Racial Threat and Punitive Police Attitudes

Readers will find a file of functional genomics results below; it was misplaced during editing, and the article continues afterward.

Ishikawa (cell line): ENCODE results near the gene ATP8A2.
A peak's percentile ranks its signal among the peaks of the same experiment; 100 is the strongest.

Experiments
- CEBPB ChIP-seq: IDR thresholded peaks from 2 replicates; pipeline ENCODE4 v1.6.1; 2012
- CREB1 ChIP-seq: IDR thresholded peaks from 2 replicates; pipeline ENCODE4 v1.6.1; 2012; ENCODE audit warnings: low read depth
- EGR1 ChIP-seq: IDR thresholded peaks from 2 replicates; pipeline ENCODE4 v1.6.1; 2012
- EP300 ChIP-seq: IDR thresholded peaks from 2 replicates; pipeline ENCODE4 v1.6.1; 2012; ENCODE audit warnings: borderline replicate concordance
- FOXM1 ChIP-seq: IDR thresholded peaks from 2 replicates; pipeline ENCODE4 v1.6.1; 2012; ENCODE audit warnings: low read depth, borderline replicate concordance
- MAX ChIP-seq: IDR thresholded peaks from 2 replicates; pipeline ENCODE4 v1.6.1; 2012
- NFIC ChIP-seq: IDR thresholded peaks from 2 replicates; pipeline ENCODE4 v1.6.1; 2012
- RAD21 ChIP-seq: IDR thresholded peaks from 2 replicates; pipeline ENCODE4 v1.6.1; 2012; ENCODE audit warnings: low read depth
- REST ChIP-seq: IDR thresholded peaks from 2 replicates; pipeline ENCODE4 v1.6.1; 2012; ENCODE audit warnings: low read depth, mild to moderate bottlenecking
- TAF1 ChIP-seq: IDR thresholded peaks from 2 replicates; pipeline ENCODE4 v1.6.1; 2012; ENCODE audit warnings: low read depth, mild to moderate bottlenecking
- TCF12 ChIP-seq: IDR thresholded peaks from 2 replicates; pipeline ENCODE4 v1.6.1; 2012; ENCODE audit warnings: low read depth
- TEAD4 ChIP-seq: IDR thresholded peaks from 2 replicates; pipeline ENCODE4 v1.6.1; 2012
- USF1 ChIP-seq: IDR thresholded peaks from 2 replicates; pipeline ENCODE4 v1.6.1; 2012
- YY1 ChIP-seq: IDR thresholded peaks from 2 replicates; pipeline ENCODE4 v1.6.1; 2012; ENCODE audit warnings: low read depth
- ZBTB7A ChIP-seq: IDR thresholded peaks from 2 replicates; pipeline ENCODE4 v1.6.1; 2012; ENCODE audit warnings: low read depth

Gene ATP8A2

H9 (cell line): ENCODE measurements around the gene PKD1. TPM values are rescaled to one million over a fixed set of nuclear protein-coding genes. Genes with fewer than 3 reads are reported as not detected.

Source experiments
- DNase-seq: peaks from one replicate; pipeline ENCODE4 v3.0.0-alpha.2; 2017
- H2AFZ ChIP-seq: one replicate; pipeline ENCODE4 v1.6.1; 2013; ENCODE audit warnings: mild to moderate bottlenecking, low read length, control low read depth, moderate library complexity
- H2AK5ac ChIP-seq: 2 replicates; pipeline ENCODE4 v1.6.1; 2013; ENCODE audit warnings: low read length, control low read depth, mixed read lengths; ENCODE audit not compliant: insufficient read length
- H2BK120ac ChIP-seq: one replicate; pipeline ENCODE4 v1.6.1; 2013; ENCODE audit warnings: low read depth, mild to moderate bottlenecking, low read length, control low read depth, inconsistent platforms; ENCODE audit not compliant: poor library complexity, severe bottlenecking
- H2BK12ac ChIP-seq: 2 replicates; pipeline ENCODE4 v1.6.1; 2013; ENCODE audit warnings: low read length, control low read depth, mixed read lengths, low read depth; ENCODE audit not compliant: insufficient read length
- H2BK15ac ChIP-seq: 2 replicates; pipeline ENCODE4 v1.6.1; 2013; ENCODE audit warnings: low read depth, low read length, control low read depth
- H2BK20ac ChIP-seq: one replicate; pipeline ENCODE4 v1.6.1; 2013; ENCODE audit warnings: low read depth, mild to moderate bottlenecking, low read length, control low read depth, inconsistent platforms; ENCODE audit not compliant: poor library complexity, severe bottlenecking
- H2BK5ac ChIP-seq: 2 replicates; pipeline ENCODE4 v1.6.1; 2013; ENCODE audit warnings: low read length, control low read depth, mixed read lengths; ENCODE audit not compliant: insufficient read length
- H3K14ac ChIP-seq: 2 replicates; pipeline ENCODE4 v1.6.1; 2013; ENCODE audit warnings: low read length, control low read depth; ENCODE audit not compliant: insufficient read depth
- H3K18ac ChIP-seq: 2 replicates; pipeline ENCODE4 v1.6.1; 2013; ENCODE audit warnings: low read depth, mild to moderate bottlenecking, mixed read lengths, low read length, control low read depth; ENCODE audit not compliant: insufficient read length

Racial Threat Theory posits that punitive attitudes are produced when majority groups are alarmed by large or growing Black populations.  While research has identified a relationship between Black composition and support from community members for more punitive criminal justice policy, no research  has examined whether racial composition influences punitive attitudes among criminal justice personnel—even though they represent the population that can engage in discrimination.   This study advances our understanding of racial threat and police force by examining the relationship between Black population and punitive use-of-force attitudes on the part of police.   Using survey and census data for 10,205 police officers in 97 agencies, multilevel analyses reveal that officers report more punitive attitudes in jurisdictions with larger Black populations and that this relationship is concentrated among White police officers.  The results provide evidence that racial disparities in police outcomes are at least partly driven by motivational criteria (such as discrimination).

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